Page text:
What is Data Obfuscation? Everything You Should Know

As data use has become ubiquitous, data breaches have followed suit. Though down from a peak of 125 million compromised data sets in late 2020 – which was at least partly attributable to the sudden shift to remote work during the pandemic – data breaches still expose millions of data assets every day.

Avoiding data leaks or breaches – and the resulting damages to your organization’s reputation, trustworthiness, and revenue – requires an advanced, proactive approach to preserving data security and privacy. Data obfuscation does just that.

In this blog, we look at what data obfuscation is, its benefits, the most common obfuscation techniques, and key capabilities for implementing it.

What Is Data Obfuscation?

Data obfuscation is the process of scrambling data to obscure its meaning. By hiding the data’s actual value, data obfuscation renders it useless to attackers while retaining its utility. Even if a breach were to occur, obfuscated data would be useless to attackers, and therefore remain protected.

How is PII Obfuscation Used?

Data obfuscation is often used to protect personally identifiable information (PII), such as full names, home and email addresses, bank account numbers, and health records. Organizations use data sets containing PII to analyze trends, provide customer service, and more; obfuscation allows them to do so while maintaining data privacy compliance standards.

Let’s say a developer at a pharmaceutical company is building an application that aggregates clinical trial data in order to analyze trends and predict outcomes in real time. To do so, they need to leverage PII and protected health information (PHI) in a non-production environment. With legacy controls, the developer would either have to request and wait to be granted access from a central IT or governance team – which could take weeks – or else develop an inaccurate or imprecise application built on low fidelity data.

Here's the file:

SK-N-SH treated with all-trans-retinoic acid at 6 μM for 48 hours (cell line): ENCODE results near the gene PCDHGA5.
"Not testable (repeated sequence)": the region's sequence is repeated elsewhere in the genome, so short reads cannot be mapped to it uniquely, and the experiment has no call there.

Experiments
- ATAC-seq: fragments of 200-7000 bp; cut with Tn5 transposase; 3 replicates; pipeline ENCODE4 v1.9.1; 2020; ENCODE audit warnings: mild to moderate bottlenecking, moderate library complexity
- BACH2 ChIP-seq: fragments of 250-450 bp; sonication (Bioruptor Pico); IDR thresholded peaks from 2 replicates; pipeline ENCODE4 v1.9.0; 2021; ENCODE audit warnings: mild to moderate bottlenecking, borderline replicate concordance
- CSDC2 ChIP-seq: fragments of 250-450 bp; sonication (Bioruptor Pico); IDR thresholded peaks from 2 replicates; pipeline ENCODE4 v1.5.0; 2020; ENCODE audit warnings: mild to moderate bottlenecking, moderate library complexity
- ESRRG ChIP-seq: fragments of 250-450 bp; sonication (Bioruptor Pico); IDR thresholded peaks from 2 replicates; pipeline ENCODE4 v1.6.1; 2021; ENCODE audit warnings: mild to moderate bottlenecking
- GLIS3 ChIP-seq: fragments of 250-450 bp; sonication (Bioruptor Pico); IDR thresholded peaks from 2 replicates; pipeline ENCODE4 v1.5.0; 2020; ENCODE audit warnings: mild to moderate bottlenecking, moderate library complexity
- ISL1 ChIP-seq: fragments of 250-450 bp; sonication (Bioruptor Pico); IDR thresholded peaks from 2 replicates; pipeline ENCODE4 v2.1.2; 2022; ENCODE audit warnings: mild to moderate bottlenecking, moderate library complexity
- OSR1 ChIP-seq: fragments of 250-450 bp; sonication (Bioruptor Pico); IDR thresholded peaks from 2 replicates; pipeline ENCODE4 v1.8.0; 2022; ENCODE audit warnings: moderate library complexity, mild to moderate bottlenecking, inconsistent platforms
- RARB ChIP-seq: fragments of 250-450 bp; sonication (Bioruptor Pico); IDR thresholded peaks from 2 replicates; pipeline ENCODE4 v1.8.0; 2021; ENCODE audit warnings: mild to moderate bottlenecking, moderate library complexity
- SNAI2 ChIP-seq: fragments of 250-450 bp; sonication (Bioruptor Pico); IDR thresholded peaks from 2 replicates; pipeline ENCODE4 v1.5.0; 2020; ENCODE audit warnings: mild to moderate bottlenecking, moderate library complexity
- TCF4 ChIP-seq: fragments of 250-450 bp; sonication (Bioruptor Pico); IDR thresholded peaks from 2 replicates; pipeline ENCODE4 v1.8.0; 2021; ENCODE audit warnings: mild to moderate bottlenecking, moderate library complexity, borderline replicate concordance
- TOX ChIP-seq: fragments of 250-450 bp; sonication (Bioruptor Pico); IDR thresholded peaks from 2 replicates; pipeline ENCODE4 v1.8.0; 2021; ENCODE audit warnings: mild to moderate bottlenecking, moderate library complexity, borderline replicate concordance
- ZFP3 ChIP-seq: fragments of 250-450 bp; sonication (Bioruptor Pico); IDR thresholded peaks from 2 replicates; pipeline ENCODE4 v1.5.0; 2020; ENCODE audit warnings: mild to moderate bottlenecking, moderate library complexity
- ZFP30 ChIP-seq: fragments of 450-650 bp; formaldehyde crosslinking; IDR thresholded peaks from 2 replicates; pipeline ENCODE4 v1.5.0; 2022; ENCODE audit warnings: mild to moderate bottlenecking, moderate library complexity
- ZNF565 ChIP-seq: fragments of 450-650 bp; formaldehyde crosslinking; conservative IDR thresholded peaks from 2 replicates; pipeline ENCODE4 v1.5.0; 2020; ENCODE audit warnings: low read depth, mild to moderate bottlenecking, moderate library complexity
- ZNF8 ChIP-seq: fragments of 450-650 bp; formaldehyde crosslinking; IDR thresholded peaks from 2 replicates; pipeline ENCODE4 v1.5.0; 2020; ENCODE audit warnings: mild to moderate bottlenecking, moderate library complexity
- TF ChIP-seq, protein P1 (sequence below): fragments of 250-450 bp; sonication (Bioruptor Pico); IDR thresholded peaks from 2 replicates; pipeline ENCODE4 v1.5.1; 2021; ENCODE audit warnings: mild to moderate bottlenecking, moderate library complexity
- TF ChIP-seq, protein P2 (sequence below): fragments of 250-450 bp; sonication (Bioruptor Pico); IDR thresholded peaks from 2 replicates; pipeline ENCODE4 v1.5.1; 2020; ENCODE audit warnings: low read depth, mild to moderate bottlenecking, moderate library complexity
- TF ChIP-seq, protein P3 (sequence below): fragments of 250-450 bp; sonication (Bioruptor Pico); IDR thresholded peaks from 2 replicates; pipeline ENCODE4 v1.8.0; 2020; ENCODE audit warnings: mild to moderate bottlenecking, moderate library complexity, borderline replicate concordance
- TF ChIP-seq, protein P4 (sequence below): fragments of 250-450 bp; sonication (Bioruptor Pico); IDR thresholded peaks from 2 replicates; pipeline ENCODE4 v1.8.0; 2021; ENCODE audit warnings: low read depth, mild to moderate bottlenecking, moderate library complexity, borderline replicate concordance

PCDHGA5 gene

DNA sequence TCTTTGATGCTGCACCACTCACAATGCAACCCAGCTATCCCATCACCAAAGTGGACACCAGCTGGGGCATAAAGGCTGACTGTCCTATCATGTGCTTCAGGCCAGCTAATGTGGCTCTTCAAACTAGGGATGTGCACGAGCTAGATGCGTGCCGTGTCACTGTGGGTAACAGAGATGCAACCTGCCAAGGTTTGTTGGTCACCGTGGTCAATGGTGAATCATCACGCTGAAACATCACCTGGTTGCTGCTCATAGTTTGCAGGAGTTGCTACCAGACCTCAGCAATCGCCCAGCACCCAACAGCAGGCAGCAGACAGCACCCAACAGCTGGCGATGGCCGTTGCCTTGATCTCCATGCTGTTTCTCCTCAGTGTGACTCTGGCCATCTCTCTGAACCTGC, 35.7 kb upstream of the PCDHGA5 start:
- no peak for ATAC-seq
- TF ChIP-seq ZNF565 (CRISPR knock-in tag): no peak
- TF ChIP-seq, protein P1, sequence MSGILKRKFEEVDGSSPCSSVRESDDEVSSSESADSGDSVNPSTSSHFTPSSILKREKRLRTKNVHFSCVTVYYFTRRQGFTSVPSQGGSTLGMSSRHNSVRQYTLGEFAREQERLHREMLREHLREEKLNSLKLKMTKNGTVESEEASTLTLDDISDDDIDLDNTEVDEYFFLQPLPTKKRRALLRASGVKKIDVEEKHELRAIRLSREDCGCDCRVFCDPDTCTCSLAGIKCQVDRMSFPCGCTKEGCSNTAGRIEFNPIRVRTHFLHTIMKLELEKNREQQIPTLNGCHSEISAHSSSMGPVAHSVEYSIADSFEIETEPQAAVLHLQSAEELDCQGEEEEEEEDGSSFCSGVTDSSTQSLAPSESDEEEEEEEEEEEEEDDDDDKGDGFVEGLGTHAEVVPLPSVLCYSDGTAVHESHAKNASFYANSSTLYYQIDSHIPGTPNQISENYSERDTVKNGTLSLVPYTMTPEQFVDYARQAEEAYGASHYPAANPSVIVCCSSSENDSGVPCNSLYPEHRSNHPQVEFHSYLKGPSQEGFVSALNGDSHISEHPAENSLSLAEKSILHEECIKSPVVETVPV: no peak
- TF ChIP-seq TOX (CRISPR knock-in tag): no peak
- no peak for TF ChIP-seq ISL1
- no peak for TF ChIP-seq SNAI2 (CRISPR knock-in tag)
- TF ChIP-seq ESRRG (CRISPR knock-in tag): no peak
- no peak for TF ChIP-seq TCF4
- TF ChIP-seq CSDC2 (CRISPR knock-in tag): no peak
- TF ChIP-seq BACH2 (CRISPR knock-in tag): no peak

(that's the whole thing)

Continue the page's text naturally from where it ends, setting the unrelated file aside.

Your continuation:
However, dynamic PHI and PII obfuscation techniques allow the developer to access realistic data with little to no downtime. Since obfuscated data no longer contains personal and otherwise sensitive information, it is both less risky to use and more valuable.

The Benefits of Data Obfuscation

One of the top benefits of data obfuscation is its ability to secure non-production environments, like the one in the example above. This minimizes the risks of building new applications and programs. As organizations focus on developing proprietary types of AI models, deploy data products, and unlock new innovations, data obfuscation will be critical for ensuring those initiatives are done quickly and securely.

Obfuscating data is key for effective and secure data sharing. Despite being linked to better business outcomes, many organizations struggle to share data – even internally. Regulatory requirements like the GDPR, data localization laws, industry standards, and contractual obligations all restrict how data can be transferred across lines of business and external partners. By altering PII, obfuscation mitigates risks of inadvertent data exposure or access by bad actors.

Data obfuscation also enables self-service data access by allowing data teams to develop, test, analyze, and report on data, without having to wait for data to be individually provisioned. This facilitates decentralized data architectures and increases data supply chain efficiency by reducing the burden on IT and governance teams. Obfuscating data increases confidence that sensitive data use won’t come at the expense of customers’, employees’, or users’ data privacy.

Data Obfuscation Techniques